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NeXT technology

Master, I would like to ask you something. I have been a Network Manager/Engineer my whole life and one of the tools I use is a cable tester that uses near end cross-talk to find opens and shorts. For example, I had someone call me the other day that their computer workstation out in the shop wasn't working. I went and tested the ethernet cable to runs out to the building and found a short in the 1-2 wires about 106 feet from where I had it plugged into the tester (it tells you exactly where to find the problem). I went out and looked at the cable about 100 feet over and found where one of the employees had backed a box truck into the side of the building and pinched (broke/shorted) the cable.

My question is this: do they make a tool that say you could unplug the ECM, hook up the wires from the O2 sensor and it was tell you EXACTLY if/where the short/open is in the cable (like in inches) just as my cable tester does for ethernet cables (in feet)? At first I thought maybe the cables need to be twisted pair for NeXT technology to work correctly, but my tester will also test coax cable and there are no twisted pairs there. If anyone else knows of such a tool for auto wiring, please speak up!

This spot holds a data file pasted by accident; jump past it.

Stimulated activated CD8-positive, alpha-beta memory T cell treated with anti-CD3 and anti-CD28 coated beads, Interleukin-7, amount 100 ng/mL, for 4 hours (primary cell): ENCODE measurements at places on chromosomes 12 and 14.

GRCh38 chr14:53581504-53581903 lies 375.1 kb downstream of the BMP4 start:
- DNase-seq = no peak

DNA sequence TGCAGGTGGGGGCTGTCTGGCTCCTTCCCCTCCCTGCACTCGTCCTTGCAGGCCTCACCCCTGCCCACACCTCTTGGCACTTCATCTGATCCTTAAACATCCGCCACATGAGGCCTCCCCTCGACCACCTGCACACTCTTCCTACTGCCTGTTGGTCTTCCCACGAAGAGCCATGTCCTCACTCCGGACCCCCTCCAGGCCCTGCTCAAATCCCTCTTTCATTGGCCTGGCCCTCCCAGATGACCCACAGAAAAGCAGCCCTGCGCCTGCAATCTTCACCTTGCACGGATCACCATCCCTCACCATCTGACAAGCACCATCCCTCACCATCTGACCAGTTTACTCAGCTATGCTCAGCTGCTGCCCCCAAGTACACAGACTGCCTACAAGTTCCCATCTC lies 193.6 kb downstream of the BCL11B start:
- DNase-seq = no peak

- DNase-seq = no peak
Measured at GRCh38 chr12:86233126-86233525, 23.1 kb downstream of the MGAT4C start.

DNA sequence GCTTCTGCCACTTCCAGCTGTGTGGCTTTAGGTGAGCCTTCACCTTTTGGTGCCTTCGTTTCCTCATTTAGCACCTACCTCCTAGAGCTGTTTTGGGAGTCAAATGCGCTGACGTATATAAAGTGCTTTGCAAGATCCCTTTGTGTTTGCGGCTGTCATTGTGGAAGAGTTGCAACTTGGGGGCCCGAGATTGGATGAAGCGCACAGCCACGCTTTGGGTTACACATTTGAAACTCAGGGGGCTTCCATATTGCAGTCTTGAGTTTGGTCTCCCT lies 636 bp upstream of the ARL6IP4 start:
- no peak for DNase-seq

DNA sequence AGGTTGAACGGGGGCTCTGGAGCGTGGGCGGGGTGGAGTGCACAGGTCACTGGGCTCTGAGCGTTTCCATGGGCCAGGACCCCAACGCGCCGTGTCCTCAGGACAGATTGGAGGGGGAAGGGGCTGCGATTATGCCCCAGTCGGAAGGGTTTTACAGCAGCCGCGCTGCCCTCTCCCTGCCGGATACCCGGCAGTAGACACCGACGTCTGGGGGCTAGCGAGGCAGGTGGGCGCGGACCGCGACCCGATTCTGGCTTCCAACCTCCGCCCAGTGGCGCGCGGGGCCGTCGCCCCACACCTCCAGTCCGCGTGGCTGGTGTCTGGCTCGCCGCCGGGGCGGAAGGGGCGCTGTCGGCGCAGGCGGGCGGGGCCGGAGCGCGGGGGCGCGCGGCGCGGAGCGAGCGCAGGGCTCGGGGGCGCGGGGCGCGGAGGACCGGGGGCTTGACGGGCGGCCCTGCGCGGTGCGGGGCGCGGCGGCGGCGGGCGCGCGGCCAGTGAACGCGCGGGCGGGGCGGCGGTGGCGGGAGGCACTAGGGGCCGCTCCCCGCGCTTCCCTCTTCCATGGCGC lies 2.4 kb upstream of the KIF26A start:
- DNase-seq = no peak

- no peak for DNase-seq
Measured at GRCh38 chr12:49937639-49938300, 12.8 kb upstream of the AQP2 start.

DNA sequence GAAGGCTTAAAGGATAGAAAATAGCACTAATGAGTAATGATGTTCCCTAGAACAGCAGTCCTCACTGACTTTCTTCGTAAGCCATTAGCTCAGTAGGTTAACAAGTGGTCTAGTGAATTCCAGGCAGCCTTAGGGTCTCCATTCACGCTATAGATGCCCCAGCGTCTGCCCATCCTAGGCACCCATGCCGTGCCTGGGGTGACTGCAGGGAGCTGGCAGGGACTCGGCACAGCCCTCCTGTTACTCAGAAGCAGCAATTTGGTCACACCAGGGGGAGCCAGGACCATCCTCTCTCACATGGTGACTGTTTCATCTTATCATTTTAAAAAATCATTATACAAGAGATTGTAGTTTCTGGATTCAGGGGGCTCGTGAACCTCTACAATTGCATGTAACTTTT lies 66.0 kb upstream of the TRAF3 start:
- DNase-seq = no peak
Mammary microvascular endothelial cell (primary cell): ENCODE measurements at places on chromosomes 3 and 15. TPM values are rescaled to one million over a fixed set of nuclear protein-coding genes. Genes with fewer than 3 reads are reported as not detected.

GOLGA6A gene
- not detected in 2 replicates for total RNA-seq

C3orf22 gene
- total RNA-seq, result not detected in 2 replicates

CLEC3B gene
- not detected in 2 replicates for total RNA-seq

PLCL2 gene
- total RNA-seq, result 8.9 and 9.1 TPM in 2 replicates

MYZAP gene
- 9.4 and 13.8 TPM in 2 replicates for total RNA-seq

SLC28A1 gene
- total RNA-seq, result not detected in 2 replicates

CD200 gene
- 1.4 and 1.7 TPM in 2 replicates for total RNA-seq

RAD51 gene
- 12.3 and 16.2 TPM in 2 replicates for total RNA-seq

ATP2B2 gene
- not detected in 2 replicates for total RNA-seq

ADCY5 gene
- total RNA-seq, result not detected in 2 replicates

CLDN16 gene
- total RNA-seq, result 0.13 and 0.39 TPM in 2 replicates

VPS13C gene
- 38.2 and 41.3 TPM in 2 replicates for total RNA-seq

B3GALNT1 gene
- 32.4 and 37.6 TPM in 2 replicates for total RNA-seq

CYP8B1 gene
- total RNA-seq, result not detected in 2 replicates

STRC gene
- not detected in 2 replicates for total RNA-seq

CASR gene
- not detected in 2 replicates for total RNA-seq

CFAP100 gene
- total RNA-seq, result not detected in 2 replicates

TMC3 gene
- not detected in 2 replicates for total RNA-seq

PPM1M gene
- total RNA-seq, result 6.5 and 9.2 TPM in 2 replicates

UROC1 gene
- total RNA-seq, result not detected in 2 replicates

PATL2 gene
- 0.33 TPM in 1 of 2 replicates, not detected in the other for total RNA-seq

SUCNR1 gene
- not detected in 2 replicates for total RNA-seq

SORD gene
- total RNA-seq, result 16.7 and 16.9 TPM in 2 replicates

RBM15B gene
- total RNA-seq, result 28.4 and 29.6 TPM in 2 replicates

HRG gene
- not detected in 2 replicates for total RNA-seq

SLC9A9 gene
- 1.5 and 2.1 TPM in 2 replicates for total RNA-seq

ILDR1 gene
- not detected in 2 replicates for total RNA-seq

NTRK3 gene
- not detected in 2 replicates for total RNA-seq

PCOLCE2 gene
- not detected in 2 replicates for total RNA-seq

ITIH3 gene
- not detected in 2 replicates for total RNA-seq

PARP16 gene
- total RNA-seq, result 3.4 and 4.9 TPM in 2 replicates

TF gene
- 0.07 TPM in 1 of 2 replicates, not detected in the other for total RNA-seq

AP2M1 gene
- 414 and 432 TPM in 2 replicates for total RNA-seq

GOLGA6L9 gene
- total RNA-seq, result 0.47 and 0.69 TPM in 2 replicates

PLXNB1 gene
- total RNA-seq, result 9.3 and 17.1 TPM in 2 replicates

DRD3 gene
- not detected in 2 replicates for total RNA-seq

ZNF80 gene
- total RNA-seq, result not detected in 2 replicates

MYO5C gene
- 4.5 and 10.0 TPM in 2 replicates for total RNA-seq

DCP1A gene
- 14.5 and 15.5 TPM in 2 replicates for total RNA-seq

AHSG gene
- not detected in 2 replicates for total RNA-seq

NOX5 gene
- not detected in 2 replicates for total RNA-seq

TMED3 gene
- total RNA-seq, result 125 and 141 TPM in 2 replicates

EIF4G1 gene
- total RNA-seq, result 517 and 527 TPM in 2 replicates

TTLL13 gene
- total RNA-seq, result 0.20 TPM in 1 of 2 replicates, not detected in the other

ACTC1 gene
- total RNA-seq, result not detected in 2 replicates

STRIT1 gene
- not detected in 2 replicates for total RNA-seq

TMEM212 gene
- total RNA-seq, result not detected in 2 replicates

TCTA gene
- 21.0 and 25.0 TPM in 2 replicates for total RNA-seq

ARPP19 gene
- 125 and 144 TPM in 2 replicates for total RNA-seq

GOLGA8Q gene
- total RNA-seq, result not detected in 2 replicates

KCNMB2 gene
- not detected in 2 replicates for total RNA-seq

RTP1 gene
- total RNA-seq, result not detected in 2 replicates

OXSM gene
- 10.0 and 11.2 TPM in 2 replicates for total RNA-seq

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I don't know of a tool that is designed for generic wiring. Those tools typically test phone, network, or coax cables, and what they all have in common is that the signals are low-voltage transmissions. The same can't be said of all automotive wiring, but unless there is some certain physical property (besides their twisted pair or shielded construction) that I don't know about, I imagine the same tool can be used. The way it works is that it measures the reflection time of a pulse sent down the wire. But in all honesty, unless one is intimately familiar with wiring of the car, knowing the distance may not be too helpful. Take the starter solenoid activation wire for example. If you know the short is 10 ft from the starter end of the wire, you also have to know that this wire runs from the starter to the engine bay harness to the dash harness to the trans harness back to the MLPS back to the trans harness then to the dash harness to the ignition switch and then back to the engine bay harness where it merges with the power wires at the power distribution box and then finally goes to the battery. The EVTM will tell you all these junctions but won't tell you the distances between. Of course it is better than not knowing anything at all, but you get the idea.